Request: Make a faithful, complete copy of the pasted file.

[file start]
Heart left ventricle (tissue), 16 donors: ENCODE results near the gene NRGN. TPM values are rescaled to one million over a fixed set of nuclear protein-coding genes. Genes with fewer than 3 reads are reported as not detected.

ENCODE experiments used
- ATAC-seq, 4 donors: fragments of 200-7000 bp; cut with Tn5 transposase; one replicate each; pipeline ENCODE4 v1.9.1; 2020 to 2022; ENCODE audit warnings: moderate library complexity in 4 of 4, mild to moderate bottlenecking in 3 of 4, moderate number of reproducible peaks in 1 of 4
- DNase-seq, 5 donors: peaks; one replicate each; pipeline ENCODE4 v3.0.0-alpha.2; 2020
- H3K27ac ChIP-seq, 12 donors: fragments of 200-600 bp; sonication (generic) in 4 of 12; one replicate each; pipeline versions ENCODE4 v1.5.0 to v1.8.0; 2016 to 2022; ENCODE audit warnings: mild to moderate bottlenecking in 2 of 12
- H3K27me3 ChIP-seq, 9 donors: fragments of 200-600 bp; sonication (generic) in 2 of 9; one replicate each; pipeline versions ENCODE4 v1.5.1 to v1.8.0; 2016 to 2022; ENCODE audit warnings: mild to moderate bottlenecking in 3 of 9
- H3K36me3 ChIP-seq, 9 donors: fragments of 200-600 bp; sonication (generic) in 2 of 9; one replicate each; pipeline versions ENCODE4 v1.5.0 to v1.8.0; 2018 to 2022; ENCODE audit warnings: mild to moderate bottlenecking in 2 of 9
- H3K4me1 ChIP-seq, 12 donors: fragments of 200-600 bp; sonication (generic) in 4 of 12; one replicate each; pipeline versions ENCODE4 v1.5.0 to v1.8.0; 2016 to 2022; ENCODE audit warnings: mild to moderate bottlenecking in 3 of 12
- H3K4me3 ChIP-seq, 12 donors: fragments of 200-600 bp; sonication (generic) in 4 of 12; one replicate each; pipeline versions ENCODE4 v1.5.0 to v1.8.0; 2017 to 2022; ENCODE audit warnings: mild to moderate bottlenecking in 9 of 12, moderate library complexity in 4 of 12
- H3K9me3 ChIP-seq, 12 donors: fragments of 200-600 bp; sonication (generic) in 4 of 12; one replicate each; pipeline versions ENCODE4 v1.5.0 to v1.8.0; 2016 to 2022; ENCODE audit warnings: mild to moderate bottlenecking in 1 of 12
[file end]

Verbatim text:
Heart left ventricle (tissue), 16 donors: ENCODE results near the gene NRGN. TPM values are rescaled to one million over a fixed set of nuclear protein-coding genes. Genes with fewer than 3 reads are reported as not detected.

ENCODE experiments used
- ATAC-seq, 4 donors: fragments of 200-7000 bp; cut with Tn5 transposase; one replicate each; pipeline ENCODE4 v1.9.1; 2020 to 2022; ENCODE audit warnings: moderate library complexity in 4 of 4, mild to moderate bottlenecking in 3 of 4, moderate number of reproducible peaks in 1 of 4
- DNase-seq, 5 donors: peaks; one replicate each; pipeline ENCODE4 v3.0.0-alpha.2; 2020
- H3K27ac ChIP-seq, 12 donors: fragments of 200-600 bp; sonication (generic) in 4 of 12; one replicate each; pipeline versions ENCODE4 v1.5.0 to v1.8.0; 2016 to 2022; ENCODE audit warnings: mild to moderate bottlenecking in 2 of 12
- H3K27me3 ChIP-seq, 9 donors: fragments of 200-600 bp; sonication (generic) in 2 of 9; one replicate each; pipeline versions ENCODE4 v1.5.1 to v1.8.0; 2016 to 2022; ENCODE audit warnings: mild to moderate bottlenecking in 3 of 9
- H3K36me3 ChIP-seq, 9 donors: fragments of 200-600 bp; sonication (generic) in 2 of 9; one replicate each; pipeline versions ENCODE4 v1.5.0 to v1.8.0; 2018 to 2022; ENCODE audit warnings: mild to moderate bottlenecking in 2 of 9
- H3K4me1 ChIP-seq, 12 donors: fragments of 200-600 bp; sonication (generic) in 4 of 12; one replicate each; pipeline versions ENCODE4 v1.5.0 to v1.8.0; 2016 to 2022; ENCODE audit warnings: mild to moderate bottlenecking in 3 of 12
- H3K4me3 ChIP-seq, 12 donors: fragments of 200-600 bp; sonication (generic) in 4 of 12; one replicate each; pipeline versions ENCODE4 v1.5.0 to v1.8.0; 2017 to 2022; ENCODE audit warnings: mild to moderate bottlenecking in 9 of 12, moderate library complexity in 4 of 12
- H3K9me3 ChIP-seq, 12 donors: fragments of 200-600 bp; sonication (generic) in 4 of 12; one replicate each; pipeline versions ENCODE4 v1.5.0 to v1.8.0; 2016 to 2022; ENCODE audit warnings: mild to moderate bottlenecking in 1 of 12